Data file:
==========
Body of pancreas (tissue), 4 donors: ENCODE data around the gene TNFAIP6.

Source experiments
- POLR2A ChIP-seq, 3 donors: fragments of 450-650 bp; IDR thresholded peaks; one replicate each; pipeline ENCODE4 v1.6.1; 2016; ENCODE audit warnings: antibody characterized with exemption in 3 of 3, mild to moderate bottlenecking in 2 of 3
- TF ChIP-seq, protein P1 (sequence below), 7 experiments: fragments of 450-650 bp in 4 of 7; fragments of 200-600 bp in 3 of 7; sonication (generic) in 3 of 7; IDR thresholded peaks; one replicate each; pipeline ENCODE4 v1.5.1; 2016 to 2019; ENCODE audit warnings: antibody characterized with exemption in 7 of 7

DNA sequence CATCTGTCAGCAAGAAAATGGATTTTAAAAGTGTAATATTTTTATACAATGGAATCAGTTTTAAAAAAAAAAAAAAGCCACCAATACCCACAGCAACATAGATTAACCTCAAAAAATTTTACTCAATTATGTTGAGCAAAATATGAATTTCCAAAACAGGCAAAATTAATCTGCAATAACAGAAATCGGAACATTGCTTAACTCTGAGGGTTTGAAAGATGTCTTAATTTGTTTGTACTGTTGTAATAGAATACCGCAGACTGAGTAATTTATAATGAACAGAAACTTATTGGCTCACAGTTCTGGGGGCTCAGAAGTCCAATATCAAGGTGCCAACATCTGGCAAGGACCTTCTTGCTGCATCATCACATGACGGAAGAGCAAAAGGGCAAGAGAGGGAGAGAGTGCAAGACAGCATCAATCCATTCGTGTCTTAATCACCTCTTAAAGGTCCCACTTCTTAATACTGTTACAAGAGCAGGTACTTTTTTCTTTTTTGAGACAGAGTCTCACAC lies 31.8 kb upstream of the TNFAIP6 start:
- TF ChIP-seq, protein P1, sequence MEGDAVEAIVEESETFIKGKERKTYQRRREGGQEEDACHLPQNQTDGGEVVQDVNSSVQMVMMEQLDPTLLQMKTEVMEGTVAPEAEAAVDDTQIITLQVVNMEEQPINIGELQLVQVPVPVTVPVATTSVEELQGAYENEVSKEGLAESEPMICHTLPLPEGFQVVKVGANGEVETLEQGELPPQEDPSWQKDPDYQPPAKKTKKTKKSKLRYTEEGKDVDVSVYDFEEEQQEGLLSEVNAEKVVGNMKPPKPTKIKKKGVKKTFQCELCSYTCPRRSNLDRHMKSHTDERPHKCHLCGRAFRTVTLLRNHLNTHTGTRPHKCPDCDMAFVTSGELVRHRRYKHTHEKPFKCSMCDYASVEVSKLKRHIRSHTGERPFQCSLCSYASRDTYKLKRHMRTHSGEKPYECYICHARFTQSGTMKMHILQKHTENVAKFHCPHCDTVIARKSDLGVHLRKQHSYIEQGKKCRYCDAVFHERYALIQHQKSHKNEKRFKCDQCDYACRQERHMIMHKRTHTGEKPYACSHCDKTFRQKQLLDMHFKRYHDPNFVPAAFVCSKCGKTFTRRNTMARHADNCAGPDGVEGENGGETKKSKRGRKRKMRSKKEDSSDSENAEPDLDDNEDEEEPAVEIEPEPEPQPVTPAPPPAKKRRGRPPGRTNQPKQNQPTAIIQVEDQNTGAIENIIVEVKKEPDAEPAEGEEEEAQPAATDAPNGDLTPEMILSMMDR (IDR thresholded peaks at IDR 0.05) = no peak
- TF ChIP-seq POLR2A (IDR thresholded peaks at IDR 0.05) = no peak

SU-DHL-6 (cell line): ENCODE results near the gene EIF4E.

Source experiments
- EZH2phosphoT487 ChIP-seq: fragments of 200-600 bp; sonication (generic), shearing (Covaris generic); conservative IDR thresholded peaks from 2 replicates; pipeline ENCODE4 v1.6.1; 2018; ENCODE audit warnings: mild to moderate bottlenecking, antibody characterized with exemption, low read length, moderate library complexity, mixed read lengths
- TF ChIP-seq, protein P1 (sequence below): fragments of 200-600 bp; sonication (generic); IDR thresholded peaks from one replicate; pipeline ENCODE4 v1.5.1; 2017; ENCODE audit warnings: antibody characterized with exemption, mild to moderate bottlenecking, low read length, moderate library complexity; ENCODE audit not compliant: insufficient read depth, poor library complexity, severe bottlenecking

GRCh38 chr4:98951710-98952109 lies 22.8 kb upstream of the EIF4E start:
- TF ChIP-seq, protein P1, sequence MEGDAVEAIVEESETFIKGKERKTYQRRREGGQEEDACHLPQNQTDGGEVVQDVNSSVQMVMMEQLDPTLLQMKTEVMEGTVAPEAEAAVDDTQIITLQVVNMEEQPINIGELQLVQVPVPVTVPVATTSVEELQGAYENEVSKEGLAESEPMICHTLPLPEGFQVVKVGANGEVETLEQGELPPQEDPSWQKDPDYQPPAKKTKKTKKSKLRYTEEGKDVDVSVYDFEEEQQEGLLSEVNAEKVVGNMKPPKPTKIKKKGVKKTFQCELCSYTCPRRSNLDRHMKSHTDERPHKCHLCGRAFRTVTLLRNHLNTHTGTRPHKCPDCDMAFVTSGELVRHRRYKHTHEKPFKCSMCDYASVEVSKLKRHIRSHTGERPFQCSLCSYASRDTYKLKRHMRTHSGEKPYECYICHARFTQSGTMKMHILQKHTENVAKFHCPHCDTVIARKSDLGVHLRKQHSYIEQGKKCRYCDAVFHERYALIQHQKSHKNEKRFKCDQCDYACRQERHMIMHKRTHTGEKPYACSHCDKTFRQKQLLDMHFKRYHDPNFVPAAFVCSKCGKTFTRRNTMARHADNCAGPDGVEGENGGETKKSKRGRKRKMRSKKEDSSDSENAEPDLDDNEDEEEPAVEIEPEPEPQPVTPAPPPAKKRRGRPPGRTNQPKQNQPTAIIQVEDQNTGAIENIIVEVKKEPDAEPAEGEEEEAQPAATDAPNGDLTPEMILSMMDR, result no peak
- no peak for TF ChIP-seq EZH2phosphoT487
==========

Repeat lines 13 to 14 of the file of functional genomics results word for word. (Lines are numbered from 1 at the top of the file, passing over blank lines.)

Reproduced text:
- TF ChIP-seq, protein P1, sequence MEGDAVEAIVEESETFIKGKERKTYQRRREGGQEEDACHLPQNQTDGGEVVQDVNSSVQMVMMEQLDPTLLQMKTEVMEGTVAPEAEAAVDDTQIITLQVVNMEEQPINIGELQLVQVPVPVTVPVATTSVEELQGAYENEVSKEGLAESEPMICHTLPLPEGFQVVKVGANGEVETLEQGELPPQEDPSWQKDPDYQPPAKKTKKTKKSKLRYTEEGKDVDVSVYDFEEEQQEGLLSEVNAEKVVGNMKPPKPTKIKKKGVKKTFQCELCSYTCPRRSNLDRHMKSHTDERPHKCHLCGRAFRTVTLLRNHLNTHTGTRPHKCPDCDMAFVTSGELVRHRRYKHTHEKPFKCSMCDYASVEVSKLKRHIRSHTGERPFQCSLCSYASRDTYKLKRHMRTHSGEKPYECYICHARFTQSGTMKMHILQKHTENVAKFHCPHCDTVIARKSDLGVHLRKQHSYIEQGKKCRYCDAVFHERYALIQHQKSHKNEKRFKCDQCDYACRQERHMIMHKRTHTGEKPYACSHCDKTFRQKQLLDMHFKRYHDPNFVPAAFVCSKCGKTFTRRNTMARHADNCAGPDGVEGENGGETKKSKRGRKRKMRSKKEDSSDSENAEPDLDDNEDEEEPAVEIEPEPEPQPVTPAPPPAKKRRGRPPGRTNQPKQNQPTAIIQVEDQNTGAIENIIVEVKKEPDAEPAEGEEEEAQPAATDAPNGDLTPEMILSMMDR, result no peak
- no peak for TF ChIP-seq EZH2phosphoT487